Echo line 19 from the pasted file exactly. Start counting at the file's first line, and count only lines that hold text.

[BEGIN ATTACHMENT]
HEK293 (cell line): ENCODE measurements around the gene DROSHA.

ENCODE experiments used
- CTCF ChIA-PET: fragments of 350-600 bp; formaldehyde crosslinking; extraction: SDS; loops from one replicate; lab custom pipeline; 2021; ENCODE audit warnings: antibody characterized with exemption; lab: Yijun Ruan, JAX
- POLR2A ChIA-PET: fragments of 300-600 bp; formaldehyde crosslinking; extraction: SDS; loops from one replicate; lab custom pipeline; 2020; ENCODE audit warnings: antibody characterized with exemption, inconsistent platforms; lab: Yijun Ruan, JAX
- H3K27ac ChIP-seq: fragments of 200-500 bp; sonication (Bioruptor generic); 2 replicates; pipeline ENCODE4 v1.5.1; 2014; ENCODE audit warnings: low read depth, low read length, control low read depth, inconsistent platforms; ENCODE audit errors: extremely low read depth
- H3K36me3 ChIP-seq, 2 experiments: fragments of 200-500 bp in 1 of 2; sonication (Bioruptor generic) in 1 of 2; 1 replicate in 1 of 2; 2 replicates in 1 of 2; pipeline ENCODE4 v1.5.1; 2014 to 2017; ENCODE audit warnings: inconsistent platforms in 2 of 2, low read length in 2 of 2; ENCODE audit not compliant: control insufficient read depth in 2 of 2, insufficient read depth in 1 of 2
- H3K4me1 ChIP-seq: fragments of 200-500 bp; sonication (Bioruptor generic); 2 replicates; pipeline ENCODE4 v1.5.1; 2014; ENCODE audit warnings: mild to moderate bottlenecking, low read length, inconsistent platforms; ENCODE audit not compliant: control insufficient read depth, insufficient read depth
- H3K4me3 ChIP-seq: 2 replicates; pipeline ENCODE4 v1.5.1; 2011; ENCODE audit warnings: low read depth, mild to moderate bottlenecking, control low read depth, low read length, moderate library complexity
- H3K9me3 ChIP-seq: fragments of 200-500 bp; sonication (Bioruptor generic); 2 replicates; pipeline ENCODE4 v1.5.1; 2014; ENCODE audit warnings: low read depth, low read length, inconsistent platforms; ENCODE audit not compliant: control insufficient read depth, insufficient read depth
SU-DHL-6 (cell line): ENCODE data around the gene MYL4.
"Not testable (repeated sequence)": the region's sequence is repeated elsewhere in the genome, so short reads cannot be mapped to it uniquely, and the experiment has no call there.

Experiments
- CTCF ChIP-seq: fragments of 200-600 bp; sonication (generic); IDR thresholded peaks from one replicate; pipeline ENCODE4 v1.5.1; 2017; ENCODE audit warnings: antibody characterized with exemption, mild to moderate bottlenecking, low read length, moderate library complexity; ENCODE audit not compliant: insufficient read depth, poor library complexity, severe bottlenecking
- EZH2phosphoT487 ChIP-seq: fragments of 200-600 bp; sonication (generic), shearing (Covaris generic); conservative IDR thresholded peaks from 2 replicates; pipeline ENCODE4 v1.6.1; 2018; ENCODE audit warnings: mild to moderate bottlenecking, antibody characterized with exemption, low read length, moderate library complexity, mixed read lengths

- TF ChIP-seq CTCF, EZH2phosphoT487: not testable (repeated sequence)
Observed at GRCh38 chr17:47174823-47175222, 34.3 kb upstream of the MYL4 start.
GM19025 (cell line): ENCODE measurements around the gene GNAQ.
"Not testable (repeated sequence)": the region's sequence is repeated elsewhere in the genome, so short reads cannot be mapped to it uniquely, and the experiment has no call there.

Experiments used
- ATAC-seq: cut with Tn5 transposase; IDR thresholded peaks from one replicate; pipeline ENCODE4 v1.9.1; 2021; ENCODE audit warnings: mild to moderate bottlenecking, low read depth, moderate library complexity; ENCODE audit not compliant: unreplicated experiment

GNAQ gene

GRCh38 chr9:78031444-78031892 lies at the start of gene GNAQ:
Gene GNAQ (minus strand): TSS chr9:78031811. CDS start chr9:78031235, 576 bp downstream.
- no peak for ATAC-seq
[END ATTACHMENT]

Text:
Experiments used